Yamada told Spine Surgery Today the findings they called bone marrow edema were similar to Modic type 1 changes.

Edema correlated with back pain

According to Yamada, bone marrow edema was significantly more evident in patients with LBP, and edema was present in 96.9%. The control group showed significantly less bone marrow edema, with edema present in 37.5% of those patients. The mean bone marrow edema score was significantly higher in the LBP group (1.5 ± 0.6) than in the control group (0.4 ± 0.6).

“From this result and the study, we suggest that bone marrow edema is correlated with low back pain,” Yamada said.

According to the logistical regression analysis, a patient with grade 2 bone marrow edema had the highest odds ratio of experiencing low back pain (P < .001). In addition, the scores for bone marrow edema and VAS scores correlated in these patients.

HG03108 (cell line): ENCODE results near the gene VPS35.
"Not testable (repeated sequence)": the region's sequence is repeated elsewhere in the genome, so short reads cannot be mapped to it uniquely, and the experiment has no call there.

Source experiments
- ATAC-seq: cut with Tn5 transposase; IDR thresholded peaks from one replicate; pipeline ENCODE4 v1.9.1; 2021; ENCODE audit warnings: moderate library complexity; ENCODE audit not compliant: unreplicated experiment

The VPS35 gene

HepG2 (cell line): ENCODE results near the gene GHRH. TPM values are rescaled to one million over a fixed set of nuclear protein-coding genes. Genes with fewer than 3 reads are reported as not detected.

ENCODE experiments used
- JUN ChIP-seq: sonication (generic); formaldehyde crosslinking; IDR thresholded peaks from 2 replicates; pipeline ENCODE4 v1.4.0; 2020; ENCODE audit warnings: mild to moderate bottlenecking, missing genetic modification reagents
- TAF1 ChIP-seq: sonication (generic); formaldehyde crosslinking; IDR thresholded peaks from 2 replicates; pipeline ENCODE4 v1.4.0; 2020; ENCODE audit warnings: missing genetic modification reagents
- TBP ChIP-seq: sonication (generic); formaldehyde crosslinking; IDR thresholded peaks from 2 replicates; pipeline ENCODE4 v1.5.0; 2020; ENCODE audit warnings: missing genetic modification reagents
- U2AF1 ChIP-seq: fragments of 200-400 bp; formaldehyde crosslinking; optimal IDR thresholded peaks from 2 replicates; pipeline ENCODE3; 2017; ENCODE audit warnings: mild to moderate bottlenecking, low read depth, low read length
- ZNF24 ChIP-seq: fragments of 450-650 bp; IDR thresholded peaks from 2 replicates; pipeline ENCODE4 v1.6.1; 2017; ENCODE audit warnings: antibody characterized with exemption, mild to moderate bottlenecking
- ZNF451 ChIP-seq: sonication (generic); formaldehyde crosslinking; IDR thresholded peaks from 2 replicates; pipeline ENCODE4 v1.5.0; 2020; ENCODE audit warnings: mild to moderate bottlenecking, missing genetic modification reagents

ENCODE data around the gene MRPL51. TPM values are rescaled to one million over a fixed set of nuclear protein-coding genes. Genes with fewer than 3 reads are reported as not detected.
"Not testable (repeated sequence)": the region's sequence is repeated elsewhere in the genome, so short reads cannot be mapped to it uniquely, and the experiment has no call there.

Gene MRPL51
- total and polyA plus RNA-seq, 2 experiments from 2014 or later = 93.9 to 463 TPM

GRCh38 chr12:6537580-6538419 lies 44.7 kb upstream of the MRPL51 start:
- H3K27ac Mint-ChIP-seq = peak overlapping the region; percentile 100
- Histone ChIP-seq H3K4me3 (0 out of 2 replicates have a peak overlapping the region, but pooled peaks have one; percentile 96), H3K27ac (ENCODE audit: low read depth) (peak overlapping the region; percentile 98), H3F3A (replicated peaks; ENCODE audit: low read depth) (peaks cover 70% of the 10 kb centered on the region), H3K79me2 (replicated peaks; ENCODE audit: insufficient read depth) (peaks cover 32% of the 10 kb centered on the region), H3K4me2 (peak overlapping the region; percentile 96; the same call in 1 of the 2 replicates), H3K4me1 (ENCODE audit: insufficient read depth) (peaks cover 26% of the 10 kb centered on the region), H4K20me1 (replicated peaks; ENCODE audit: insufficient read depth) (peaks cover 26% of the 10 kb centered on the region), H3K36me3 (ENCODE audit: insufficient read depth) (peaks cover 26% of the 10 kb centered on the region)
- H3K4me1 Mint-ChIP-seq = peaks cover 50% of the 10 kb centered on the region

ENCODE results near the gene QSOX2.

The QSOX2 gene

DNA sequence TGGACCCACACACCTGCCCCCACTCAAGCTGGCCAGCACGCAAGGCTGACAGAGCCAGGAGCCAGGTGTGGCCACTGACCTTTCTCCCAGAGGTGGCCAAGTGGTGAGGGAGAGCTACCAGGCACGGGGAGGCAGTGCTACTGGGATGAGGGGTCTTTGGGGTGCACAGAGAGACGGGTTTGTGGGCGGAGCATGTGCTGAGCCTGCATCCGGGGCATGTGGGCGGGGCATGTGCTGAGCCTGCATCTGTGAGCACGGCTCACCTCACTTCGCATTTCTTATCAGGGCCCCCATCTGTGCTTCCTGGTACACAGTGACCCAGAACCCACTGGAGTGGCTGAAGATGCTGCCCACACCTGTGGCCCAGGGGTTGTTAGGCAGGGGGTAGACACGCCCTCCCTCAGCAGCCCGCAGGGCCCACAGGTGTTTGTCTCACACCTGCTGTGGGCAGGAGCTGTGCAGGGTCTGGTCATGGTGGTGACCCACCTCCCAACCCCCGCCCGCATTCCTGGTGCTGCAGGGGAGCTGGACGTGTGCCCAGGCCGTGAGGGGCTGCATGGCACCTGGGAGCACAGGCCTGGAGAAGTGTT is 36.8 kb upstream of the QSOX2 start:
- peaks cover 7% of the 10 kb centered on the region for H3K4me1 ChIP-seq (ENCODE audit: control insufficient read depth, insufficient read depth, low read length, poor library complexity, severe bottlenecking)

Edema on concave side of scoliosis

Yamada said when bone marrow edema was found in a patient in the study, it was located significantly more often on the concave side of the scoliosis.

The investigators noted LBP in patients with DLS may be due to the biomechanical stress and load on the vertebral endplate at the concave side of the scoliosis.

Elderly patients with DLS typically present with a mixture of Modic types 1, 2 and 3 changes due to osteosclerotic changes in the vertebral endplate and fatty bone marrow, according to Yamada.

“In such cases, it is very difficult to evaluate by using Modic changes, so we performed Gd-enhanced MRI to define bone marrow edema,” he told Spine Surgery Today. – by Robert Linnehan